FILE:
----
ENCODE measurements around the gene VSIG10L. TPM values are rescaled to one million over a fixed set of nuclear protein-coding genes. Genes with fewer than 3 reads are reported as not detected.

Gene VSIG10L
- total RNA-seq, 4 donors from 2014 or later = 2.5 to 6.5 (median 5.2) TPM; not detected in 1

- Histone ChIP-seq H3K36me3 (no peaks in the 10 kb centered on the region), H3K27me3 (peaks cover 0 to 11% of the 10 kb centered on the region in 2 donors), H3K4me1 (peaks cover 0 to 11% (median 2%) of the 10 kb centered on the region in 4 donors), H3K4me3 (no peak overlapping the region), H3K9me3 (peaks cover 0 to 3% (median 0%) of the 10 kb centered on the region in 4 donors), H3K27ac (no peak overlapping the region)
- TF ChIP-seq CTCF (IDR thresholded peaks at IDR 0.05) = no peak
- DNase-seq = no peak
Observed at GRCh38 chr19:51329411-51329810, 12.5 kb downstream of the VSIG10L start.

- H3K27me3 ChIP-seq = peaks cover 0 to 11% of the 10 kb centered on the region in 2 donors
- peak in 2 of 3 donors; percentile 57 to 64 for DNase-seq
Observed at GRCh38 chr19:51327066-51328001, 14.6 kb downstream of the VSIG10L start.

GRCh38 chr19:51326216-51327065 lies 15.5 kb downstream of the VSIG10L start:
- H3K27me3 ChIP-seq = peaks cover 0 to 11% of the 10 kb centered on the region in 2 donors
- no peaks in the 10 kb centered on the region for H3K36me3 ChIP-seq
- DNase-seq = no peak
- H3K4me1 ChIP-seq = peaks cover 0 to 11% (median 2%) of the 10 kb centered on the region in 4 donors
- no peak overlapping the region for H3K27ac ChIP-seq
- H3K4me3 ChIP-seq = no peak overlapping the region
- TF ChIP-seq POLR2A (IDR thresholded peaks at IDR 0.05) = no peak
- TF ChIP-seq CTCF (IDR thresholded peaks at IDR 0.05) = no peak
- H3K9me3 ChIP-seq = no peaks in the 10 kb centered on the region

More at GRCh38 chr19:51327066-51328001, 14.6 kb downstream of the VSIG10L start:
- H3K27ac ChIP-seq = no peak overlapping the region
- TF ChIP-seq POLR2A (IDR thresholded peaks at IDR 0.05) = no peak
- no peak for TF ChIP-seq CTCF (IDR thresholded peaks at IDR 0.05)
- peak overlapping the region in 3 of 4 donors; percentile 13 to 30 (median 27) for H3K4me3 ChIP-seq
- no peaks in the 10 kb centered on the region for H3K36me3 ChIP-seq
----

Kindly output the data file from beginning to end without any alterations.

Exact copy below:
ENCODE measurements around the gene VSIG10L. TPM values are rescaled to one million over a fixed set of nuclear protein-coding genes. Genes with fewer than 3 reads are reported as not detected.

Gene VSIG10L
- total RNA-seq, 4 donors from 2014 or later = 2.5 to 6.5 (median 5.2) TPM; not detected in 1

- Histone ChIP-seq H3K36me3 (no peaks in the 10 kb centered on the region), H3K27me3 (peaks cover 0 to 11% of the 10 kb centered on the region in 2 donors), H3K4me1 (peaks cover 0 to 11% (median 2%) of the 10 kb centered on the region in 4 donors), H3K4me3 (no peak overlapping the region), H3K9me3 (peaks cover 0 to 3% (median 0%) of the 10 kb centered on the region in 4 donors), H3K27ac (no peak overlapping the region)
- TF ChIP-seq CTCF (IDR thresholded peaks at IDR 0.05) = no peak
- DNase-seq = no peak
Observed at GRCh38 chr19:51329411-51329810, 12.5 kb downstream of the VSIG10L start.

- H3K27me3 ChIP-seq = peaks cover 0 to 11% of the 10 kb centered on the region in 2 donors
- peak in 2 of 3 donors; percentile 57 to 64 for DNase-seq
Observed at GRCh38 chr19:51327066-51328001, 14.6 kb downstream of the VSIG10L start.

GRCh38 chr19:51326216-51327065 lies 15.5 kb downstream of the VSIG10L start:
- H3K27me3 ChIP-seq = peaks cover 0 to 11% of the 10 kb centered on the region in 2 donors
- no peaks in the 10 kb centered on the region for H3K36me3 ChIP-seq
- DNase-seq = no peak
- H3K4me1 ChIP-seq = peaks cover 0 to 11% (median 2%) of the 10 kb centered on the region in 4 donors
- no peak overlapping the region for H3K27ac ChIP-seq
- H3K4me3 ChIP-seq = no peak overlapping the region
- TF ChIP-seq POLR2A (IDR thresholded peaks at IDR 0.05) = no peak
- TF ChIP-seq CTCF (IDR thresholded peaks at IDR 0.05) = no peak
- H3K9me3 ChIP-seq = no peaks in the 10 kb centered on the region

More at GRCh38 chr19:51327066-51328001, 14.6 kb downstream of the VSIG10L start:
- H3K27ac ChIP-seq = no peak overlapping the region
- TF ChIP-seq POLR2A (IDR thresholded peaks at IDR 0.05) = no peak
- no peak for TF ChIP-seq CTCF (IDR thresholded peaks at IDR 0.05)
- peak overlapping the region in 3 of 4 donors; percentile 13 to 30 (median 27) for H3K4me3 ChIP-seq
- no peaks in the 10 kb centered on the region for H3K36me3 ChIP-seq